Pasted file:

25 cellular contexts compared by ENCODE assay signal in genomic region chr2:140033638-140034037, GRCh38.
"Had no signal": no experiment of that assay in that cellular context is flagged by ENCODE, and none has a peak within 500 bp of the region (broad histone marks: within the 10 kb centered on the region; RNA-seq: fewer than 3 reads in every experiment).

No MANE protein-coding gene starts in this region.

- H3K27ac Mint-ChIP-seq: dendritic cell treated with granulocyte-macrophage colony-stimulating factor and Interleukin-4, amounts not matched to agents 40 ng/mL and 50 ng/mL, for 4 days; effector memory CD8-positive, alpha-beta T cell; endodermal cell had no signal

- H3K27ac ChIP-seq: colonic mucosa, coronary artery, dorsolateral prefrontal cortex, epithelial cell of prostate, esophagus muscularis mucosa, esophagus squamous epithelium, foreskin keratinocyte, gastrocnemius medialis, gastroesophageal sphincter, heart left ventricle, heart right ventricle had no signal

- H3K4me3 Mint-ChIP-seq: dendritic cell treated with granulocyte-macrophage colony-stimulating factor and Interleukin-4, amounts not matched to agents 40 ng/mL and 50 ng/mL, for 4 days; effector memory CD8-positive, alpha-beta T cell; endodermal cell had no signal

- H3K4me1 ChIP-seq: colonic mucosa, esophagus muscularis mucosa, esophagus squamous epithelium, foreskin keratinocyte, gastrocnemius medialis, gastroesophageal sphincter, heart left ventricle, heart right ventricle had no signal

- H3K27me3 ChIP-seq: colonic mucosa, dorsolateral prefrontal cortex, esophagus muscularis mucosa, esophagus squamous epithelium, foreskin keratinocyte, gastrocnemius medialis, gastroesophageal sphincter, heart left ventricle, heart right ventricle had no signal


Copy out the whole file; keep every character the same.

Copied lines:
25 cellular contexts compared by ENCODE assay signal in genomic region chr2:140033638-140034037, GRCh38.
"Had no signal": no experiment of that assay in that cellular context is flagged by ENCODE, and none has a peak within 500 bp of the region (broad histone marks: within the 10 kb centered on the region; RNA-seq: fewer than 3 reads in every experiment).

No MANE protein-coding gene starts in this region.

- H3K27ac Mint-ChIP-seq: dendritic cell treated with granulocyte-macrophage colony-stimulating factor and Interleukin-4, amounts not matched to agents 40 ng/mL and 50 ng/mL, for 4 days; effector memory CD8-positive, alpha-beta T cell; endodermal cell had no signal

- H3K27ac ChIP-seq: colonic mucosa, coronary artery, dorsolateral prefrontal cortex, epithelial cell of prostate, esophagus muscularis mucosa, esophagus squamous epithelium, foreskin keratinocyte, gastrocnemius medialis, gastroesophageal sphincter, heart left ventricle, heart right ventricle had no signal

- H3K4me3 Mint-ChIP-seq: dendritic cell treated with granulocyte-macrophage colony-stimulating factor and Interleukin-4, amounts not matched to agents 40 ng/mL and 50 ng/mL, for 4 days; effector memory CD8-positive, alpha-beta T cell; endodermal cell had no signal

- H3K4me1 ChIP-seq: colonic mucosa, esophagus muscularis mucosa, esophagus squamous epithelium, foreskin keratinocyte, gastrocnemius medialis, gastroesophageal sphincter, heart left ventricle, heart right ventricle had no signal

- H3K27me3 ChIP-seq: colonic mucosa, dorsolateral prefrontal cortex, esophagus muscularis mucosa, esophagus squamous epithelium, foreskin keratinocyte, gastrocnemius medialis, gastroesophageal sphincter, heart left ventricle, heart right ventricle had no signal